@KySportsRadio this might be the worst I have ever felt after a UK win. Forget might be, it is the worst. Now we have to win the title for the streak.
— Bill Harp (@BillHarp_) March 16, 2018
— Melissa Langdon N. (@SonicBizzle) March 16, 2018
I’m just disappointed. I want UK to be #1 in everything and having the longest streak hitting a 3 in a game was just another jewel in our very full crown. I’ll always take the win but I will play taps softly for the end of the streak tonight. #RIPThreeStreak #BBN #KSR https://t.co/9HbuJXhohf
— John Yahnig (@thejohnyahnig) March 16, 2018
The players, not so much.
Every UK player I talked to in the locker room barely knew about the three point streak and said it’s unimportant. The important thing was the win. If you’re mad about, remember that.
— John Lewis WDRB (@JohnWDRB) March 16, 2018
Kentucky will meet the Bulls of Buffalo Saturday at 5:15 p.m. CBS will broadcast.
Between now and then, you can check out this GQ profile on Kentucky coach John Calipari, his image and reputation and what he thinks of the NCAA. Sneak peak: “not a fan.”
Star Power: The Hollywood Reporter has a piece by the executive editor Stephen Galloway opining, “If Jennifer Lawrence Can’t Open a Movie, Who Can?” That’s spurred on by a less than stellar box office outing from Ms. Lawrence’s new movie, “Red Sparrow,” following a less than stellar box office outing from “mother!” and a less than stellar box office outing from “Passengers.”
Which leads Mr. Galloway to lament the condition of the star and ask if we truly have any left.
I thought Lawrence was the real thing, until her box office began to show signs of continental drift. The news that she’s had her third flop in a row with Red Sparrow (following Passengers and mother!) was especially disheartening for admirers like myself. Partly, it’s a result of the movies she’s chosen. Even as a fan of the actress and Darren Aronofsky, I couldn’t recommend mother! to my own mother; as for Passengers, perhaps I shouldn’t have watched it on a plane, but it made an already long flight seem like it would never end.
In all deference to Mr. Galloway, this is silly and built on a false premise or two. Maybe three.
First, “mother!” was never meant to make “Hunger Games” money and its audience was always going to be more narrow. Mr. Aronofsky has a great reputation as an auteur, but his movies are not made to print money. “mother!” may be a drop from “Black Swan,” but it also made more than “Requiem for a Dream,” “Pi” and “The Fountain” combined, according to Box Office Mojo. Though in fairness to those films, it played in more theaters.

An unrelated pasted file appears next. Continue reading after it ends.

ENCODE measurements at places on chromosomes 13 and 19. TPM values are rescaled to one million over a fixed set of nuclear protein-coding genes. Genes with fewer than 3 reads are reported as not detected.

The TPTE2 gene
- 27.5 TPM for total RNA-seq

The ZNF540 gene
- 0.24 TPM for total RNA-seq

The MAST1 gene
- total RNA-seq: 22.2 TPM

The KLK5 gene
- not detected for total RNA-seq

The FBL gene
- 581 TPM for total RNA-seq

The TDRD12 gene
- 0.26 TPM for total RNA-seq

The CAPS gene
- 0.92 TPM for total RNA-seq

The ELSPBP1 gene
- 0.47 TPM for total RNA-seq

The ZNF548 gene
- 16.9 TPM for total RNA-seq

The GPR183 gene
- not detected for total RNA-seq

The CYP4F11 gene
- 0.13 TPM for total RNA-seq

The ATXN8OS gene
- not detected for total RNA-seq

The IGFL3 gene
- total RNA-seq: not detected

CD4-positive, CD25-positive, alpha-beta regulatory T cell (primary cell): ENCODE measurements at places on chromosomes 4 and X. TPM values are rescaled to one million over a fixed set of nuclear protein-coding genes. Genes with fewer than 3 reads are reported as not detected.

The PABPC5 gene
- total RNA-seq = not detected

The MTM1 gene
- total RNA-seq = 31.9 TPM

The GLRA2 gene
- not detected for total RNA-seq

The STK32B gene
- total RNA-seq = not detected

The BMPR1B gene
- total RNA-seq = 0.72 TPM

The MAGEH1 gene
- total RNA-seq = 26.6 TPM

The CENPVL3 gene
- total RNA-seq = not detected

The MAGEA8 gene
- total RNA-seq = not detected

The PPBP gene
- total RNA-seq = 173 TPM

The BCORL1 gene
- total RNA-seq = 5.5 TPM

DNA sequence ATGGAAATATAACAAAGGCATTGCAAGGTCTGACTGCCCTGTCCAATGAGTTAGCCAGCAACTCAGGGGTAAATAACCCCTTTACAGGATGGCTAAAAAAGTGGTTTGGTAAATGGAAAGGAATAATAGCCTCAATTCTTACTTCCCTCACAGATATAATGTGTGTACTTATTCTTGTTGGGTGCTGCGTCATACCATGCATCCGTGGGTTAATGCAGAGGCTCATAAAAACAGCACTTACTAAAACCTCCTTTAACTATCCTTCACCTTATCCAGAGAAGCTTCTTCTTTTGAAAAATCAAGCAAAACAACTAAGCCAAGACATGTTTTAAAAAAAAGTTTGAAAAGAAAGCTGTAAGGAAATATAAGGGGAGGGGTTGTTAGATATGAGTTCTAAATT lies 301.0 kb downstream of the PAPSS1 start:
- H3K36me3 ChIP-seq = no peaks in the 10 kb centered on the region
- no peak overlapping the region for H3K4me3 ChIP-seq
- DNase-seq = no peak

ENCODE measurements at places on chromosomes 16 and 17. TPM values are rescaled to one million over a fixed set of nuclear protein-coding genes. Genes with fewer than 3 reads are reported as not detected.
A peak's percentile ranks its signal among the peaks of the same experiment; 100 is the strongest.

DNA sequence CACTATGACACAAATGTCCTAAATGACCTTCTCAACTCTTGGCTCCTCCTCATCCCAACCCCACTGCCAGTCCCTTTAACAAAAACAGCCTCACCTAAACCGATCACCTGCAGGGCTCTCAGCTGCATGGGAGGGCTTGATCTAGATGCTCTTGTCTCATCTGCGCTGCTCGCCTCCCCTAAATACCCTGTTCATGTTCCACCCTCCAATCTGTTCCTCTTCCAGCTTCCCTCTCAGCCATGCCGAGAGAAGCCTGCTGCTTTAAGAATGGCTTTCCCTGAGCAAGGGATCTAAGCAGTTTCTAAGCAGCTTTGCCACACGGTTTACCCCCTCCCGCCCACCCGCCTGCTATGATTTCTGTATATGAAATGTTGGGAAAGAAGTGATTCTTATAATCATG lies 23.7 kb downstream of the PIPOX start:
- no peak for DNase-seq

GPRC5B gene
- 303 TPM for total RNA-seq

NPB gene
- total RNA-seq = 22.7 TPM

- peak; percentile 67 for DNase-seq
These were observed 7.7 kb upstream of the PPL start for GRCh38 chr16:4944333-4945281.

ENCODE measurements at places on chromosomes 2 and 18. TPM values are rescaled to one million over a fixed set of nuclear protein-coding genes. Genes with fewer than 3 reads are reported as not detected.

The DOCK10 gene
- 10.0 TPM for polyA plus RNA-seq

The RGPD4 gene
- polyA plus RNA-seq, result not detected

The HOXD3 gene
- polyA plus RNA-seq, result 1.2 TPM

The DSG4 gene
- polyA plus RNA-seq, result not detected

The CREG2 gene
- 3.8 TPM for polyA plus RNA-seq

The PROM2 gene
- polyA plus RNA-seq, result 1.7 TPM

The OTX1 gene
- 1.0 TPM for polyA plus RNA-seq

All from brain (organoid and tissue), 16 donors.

“Passengers” may not have done quite as well as anticipated, but still made over $300 million globally, also according to Box Office Mojo. It’s budget was $110 million. That’s even with the creepy twist for co-star Chris Pratt’s character. And even then, a lot of reviews said “Lawrence and Pratt are great! And great chemistry! Shame about the script and the creepy!”
That’s a paraphrase.
And that movie was also playing opposite “Rogue One: A Star Wars Story” which had some pretty decent traction already.
Which brings us to “Red Sparrow,” which also received lukewarm audience and critical response, released at a time when “Black Panther” is taking over the world.
So the argument then becomes, something akin to a star should be able to get a wide audience to see a movie, even if it appears to be avant-garde or not terribly exciting while competing with other terribly exciting things. And that doesn’t really work.
If you look at our other (brief) resident star, Tom Cruise, he’s all over the place, too. The critically acclaimed “Magnolia” only brought in $22 million, not far from where “mother!” sits, while his next film, “Mission Impossible II” brought in over $200 million.
That’s just how stuff works. The more that stuff explodes featuring people running and jumping and yelling about running and jumping also while shooting at someone or something maybe alongside a fast-moving car, the more money your movie makes. Or is supposed to make. That’s just how math works. And it’s OK if something doesn’t have mass appeal that was never meant to have mass appeal to begin with.
But even in the non-explodey cinema you have someone like Tom Hanks. “Big” made him one of the biggest stars ever, but no way, no how was that enough to get people to see “The Bonfire of the Vanities.” That film also had Bruce Willis who was already two “Die Hard” movies and a couple of “Look Who’s Talking” films into his career. Still: $15 million.
So I think she’s going to be fine. And she’s still a whatever deal she is and we’re all going to be OK.
At least where the movies are concerned.
See you next week.